It may take a little time and experience, but it's very important that you understand the differences between regular variables, pointers, and references. Otherwise, things might actually 'work' but will suddenly stop working when you run your program for the 92nd time, and it'd be harder to track because the area of code that is causing the problem was written months ago, and 'has never given me trouble before, so it can't be the problem'. wink.gif

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Hello guys,

First, thank you for your responses. Servant, you're right. It was an unwise and bad idea to try random things, I was just at a loss and couldn't think of what to do. I won't be making that mistake again. Anyway, I've gotten the code working as I wanted and will post the solution in the event anyone comes across this thread in the future.

So basically I was trying to pass in a pointer to my struct [font="Courier New"]GAMEWINDOW [/font]so I could take advantage of its properties. I was using [font="Courier New"][color="#0000ff"][font="Arial"][color="#000000"]the following call format:[/font] func(GAMEWINDOW* gw);[/font] and hoping this was going to act as the definition/declaration of a new struct. This was not the case. All I needed to do was create a new struct within the function, so this was my original code:


void main_loop(void)
{
init_game(game_object, &gw); [non-working line]

while(handle_messages())
{
input(&input_data);
logic(game_object, &input_data);
render(game_object);
}
}


Which became:
void main_loop(void)
{
GAMEWINDOW gw;
init_game(game_object, &gw);

while(handle_messages())
{
input(&input_data);
logic(game_object, &input_data);
render(game_object);
}
}


A simple fix to a problem that shouldn't have happened :-). Thanks again, it it were not for your replies spurring on thought, I'd have overlooked this one.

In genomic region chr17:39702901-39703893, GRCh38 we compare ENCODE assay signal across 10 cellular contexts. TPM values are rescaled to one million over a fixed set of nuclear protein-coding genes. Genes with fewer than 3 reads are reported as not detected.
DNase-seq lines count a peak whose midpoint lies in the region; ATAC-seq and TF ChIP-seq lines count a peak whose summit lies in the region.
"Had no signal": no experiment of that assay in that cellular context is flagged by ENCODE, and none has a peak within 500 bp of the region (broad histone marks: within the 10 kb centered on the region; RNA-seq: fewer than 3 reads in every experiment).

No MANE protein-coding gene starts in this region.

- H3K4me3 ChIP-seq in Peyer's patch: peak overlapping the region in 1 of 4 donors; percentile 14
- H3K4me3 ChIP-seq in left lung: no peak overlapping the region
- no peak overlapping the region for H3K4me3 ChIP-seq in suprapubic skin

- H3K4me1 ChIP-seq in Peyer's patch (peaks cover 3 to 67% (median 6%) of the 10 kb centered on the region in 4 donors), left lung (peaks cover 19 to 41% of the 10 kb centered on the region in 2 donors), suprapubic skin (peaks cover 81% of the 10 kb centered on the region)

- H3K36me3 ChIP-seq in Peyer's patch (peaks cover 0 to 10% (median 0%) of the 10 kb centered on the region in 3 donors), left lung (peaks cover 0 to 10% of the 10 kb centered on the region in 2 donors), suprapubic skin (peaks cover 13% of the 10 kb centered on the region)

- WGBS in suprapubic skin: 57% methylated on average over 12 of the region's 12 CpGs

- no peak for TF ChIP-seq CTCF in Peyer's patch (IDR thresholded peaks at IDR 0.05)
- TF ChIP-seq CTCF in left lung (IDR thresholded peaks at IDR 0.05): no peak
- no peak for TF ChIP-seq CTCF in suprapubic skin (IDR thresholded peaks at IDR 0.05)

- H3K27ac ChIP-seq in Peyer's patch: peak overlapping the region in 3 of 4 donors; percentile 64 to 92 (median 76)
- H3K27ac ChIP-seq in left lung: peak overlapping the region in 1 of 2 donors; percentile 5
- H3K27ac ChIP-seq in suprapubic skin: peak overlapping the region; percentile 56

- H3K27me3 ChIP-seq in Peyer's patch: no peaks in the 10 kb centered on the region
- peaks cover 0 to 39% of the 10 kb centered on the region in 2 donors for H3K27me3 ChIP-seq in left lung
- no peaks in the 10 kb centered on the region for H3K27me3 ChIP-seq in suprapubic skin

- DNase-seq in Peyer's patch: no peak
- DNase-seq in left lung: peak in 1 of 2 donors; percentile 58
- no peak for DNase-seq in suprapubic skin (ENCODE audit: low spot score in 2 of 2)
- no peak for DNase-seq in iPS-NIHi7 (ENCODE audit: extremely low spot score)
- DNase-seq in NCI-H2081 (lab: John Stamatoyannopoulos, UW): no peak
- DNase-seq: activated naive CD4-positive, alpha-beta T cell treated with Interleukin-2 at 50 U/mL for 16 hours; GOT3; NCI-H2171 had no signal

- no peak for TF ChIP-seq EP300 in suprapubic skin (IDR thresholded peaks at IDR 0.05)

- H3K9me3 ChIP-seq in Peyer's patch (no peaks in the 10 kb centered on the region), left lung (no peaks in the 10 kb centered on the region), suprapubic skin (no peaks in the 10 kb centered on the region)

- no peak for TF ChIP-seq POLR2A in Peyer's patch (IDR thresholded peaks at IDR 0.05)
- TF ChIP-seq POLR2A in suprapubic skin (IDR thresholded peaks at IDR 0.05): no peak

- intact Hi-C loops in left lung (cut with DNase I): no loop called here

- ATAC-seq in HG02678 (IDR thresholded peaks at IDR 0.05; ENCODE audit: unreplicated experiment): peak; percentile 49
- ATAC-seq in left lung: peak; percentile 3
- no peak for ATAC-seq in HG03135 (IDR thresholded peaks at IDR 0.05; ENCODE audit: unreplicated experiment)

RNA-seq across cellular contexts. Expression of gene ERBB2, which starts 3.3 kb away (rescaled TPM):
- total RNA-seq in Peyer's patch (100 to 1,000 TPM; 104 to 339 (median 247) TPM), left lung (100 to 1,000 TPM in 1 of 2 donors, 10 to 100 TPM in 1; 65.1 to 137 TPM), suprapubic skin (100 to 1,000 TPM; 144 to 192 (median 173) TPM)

Hopefully I won't make this mistake again.

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stuff


So wait, Which 'gw' object were you using in your other function? The way you do it now may not necessarily reference the same game window; in fact it probably doesn't, but I don't know how much extra stuff has been cut out to save space. You will probably get the wrong height/width values because of this.

Edit: it might be better to trigger a window size changed event that resets what you want and just pass the width and height by value into the function if all you need is the window height and width. It feels like you are giving your function too much information to me. Not necessarily bad, but could get bad eventually and if you only need 2 numbers probably not worth giving access to the whole object.

edit: probably should look into passing it in by const reference also if all you want is width and height. Save your program from people breaking it later. ("people" may refer to you in 6 months).

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Hi,

There are 7 source files and 5 headers so I can't paste all the code. Also, the code is from the directxtutorial.com premium area so I don't think posting it here would be allowed.

But I just created a new one. The struct definition is:

struct GAMEWINDOW
{
HWND hWnd;
int width, height;
bool windowed;

GAMEWINDOW()
{
hWnd = NULL;
width = 1024;
height = 768;
windowed = true;
}
};


The values are always the same.